The Wall Street Journal
Review & Outlook
Updated Aug. 13, 2014 12:18 p.m. ET
Recep Tayyip Erdogan called his triumph in Turkey’s weekend presidential election a “trophy night for democracy.” That’s one way to put it. Another is that Mr. Erdogan is using his success at the polls to move his country toward a politics of illiberalism that will undermine democracy.
Sunday’s vote marked the first time Turks directly elected a president. Mr. Erdogan, who has served 11 years as Prime Minister, garnered 52% of ballots—13 points ahead of Ekmeleddin Ihsanoglu, the candidate put forward by the two main opposition parties, the Republican People’s Party (CHP) and the Nationalist Movement Party (MHP). Selahattin Demirtas of the pro-Kurdish Peoples’ Democratic Party placed a distant third with 10%.
As with municipal elections in March that saw Mr. Erdogan’s Justice and Development Party, or AKP, retain key mayoralties, some opposition media were quick to allege voter fraud. While fraud can never be ruled out, the resort to the allegation is symptomatic of the state of the opposition, which has failed to advance a serious agenda to compete with the AKP’s record of jobs and growth. Turkish GDP grew fourfold over the last decade—the main source of Mr. Erdogan’s popular appeal.
Yet there is little question that Mr. Erdogan and the AKP are hollowing out the institutions of Turkish democracy. The Turkish government has in recent months attempted to ban YouTube and Twitter ; dealt brutally with peaceful protesters; fired or reassigned thousands of judges, prosecutors and law enforcers deemed insufficiently loyal; and earned the dubious honor of being the world’s top jailor of journalists in 2012 and 2013, according to the Committee to Protect Journalists.
It may now get worse. Mr. Erdogan has already vowed to transform the presidency into an energetic executive office from the largely ceremonial function it currently plays. Abdullah Gul, the outgoing President who possesses more liberal instincts, will no longer serve as a moderating influence on Mr. Erdogan. And since no figure within the AKP can match his political skill and charisma, Mr. Erdogan is likely to lord over whoever might serve as the country’s next Prime Minister.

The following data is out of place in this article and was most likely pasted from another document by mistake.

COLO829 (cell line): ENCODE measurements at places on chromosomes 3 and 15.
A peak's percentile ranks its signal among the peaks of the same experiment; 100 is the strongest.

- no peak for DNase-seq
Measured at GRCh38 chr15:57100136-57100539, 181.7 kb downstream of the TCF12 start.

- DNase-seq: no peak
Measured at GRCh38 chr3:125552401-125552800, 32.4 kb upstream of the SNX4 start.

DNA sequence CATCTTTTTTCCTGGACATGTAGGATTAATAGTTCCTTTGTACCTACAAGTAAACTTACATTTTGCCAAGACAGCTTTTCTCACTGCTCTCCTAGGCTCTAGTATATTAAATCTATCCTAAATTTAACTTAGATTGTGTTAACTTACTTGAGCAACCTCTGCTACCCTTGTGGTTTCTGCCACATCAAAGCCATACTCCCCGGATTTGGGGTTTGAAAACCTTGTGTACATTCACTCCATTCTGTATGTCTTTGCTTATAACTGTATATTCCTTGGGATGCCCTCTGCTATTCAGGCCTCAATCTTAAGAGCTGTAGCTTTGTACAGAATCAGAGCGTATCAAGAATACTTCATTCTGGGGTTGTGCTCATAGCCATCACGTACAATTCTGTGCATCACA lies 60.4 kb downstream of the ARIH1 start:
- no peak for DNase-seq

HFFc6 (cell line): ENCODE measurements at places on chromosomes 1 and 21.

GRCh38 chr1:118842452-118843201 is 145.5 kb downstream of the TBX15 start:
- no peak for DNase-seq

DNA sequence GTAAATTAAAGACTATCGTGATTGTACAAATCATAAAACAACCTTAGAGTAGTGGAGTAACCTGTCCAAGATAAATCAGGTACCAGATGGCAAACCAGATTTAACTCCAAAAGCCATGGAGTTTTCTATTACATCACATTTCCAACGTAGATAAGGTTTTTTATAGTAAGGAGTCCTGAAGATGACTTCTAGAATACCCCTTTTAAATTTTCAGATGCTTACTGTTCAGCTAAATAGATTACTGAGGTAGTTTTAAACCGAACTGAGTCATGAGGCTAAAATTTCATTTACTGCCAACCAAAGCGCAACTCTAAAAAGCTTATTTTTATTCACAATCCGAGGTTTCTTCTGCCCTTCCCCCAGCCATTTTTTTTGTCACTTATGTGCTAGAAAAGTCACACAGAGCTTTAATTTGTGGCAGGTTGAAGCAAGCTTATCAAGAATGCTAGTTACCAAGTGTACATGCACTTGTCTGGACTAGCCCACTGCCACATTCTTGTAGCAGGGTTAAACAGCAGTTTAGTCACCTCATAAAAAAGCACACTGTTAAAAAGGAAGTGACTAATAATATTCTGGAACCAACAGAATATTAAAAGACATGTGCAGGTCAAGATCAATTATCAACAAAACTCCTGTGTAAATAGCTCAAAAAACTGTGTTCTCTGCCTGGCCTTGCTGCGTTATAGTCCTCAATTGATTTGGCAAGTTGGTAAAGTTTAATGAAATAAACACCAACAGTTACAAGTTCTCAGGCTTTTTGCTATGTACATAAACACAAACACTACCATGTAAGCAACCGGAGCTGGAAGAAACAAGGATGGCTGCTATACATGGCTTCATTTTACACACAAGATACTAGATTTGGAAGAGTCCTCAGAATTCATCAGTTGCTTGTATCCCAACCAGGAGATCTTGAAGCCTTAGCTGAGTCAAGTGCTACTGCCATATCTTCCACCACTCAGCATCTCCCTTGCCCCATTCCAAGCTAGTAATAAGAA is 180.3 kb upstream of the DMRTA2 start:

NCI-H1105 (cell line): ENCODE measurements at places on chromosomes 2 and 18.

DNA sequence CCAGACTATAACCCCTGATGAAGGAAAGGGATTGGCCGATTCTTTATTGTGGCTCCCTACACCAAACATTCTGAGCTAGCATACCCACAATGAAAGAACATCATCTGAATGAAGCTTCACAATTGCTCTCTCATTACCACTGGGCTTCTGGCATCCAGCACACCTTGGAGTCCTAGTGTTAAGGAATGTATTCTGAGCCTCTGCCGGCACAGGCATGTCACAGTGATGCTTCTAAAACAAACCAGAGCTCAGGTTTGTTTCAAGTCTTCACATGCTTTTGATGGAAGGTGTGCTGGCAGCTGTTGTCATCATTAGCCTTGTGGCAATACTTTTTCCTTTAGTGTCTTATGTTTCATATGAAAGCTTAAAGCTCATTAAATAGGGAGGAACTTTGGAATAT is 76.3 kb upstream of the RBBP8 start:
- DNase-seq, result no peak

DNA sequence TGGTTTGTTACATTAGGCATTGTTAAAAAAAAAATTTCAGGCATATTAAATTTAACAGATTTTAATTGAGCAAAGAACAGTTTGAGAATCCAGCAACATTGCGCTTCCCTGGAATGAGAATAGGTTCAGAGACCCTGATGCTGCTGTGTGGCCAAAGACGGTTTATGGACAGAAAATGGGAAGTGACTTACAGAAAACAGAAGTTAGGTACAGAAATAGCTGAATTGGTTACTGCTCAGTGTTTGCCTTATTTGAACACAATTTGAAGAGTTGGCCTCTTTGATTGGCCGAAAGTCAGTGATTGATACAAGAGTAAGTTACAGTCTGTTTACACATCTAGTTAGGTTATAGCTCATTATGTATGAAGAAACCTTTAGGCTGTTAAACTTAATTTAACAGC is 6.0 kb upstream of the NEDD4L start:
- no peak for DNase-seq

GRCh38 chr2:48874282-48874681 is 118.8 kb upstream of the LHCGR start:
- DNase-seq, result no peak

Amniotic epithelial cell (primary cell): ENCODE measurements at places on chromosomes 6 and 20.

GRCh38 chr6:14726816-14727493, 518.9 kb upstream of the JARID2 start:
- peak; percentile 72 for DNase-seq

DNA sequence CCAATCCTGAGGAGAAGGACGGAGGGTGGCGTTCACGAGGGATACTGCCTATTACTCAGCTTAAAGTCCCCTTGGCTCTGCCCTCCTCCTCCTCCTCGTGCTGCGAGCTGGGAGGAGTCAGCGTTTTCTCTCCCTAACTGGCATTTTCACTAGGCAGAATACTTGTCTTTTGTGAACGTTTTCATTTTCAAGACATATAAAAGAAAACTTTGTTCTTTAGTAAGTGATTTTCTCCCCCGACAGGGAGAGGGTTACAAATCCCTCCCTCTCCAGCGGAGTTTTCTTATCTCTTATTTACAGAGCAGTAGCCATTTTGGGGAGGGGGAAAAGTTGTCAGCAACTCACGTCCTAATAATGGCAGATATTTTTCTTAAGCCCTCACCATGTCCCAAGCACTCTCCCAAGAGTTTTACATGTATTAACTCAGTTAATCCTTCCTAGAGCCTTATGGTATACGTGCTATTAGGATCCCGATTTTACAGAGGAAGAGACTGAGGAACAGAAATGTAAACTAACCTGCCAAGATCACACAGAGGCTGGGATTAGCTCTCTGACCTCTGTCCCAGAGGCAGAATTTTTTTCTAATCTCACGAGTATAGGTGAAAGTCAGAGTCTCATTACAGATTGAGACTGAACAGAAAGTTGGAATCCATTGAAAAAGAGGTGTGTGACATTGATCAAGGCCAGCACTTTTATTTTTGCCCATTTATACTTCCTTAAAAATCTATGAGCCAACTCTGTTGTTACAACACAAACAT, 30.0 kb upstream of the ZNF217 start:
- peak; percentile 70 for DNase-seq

One silver lining might be a settlement of Turkey’s long-running tensions with its Kurdish minority. Mr. Erdogan has launched a productive peace process with the Kurds, who in recent years have been permitted to assert their linguistic and cultural identity in ways that were unthinkable a few years ago.
But elsewhere in the region, he is less than constructive. Turkey under Mr. Erdogan has emerged as a chief backer of Hamas, hosting Saleh al-Arouri, the operative suspected to have masterminded the kidnapping of three Israeli teens earlier this summer. Ankara may also seek rapprochement with Tehran, having already helped the Iranian regime evade sanctions by facilitating billions of dollars in gas-for-gold transactions.
Turkey is a NATO member and was long a linchpin of the American order in the Middle East—or at least what remains of it. Neither the Obama Administration nor the European Union can be blamed for Mr. Erdogan’s turn away from Western standards of openness and moderation, but Washington and Brussels should call him out if he continues his habit of abusing individual rights.